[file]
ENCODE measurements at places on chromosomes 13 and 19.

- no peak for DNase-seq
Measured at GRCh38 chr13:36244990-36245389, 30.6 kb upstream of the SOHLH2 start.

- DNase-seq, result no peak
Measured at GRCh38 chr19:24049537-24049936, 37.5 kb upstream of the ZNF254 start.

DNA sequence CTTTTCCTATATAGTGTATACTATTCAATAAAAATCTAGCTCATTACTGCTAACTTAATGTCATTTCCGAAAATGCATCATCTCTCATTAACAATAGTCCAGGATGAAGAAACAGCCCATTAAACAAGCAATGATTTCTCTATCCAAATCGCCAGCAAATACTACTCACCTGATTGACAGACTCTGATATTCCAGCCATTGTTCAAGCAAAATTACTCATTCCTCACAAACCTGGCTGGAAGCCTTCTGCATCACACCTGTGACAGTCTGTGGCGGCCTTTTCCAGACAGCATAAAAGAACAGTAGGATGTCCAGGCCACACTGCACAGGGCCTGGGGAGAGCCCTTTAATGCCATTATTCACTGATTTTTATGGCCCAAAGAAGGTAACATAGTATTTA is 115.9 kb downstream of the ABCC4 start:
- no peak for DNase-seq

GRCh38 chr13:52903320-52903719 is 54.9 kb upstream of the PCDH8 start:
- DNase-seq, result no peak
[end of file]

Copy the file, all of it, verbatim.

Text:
ENCODE measurements at places on chromosomes 13 and 19.

- no peak for DNase-seq
Measured at GRCh38 chr13:36244990-36245389, 30.6 kb upstream of the SOHLH2 start.

- DNase-seq, result no peak
Measured at GRCh38 chr19:24049537-24049936, 37.5 kb upstream of the ZNF254 start.

DNA sequence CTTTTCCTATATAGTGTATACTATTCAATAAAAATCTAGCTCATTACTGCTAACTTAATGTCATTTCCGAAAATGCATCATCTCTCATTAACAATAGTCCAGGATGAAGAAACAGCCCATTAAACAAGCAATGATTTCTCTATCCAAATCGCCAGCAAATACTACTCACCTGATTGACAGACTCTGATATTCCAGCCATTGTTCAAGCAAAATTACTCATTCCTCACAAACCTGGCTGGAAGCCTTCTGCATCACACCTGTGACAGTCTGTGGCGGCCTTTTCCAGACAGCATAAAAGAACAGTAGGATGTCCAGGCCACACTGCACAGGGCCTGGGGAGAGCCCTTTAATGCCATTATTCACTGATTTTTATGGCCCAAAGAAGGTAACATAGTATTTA is 115.9 kb downstream of the ABCC4 start:
- no peak for DNase-seq

GRCh38 chr13:52903320-52903719 is 54.9 kb upstream of the PCDH8 start:
- DNase-seq, result no peak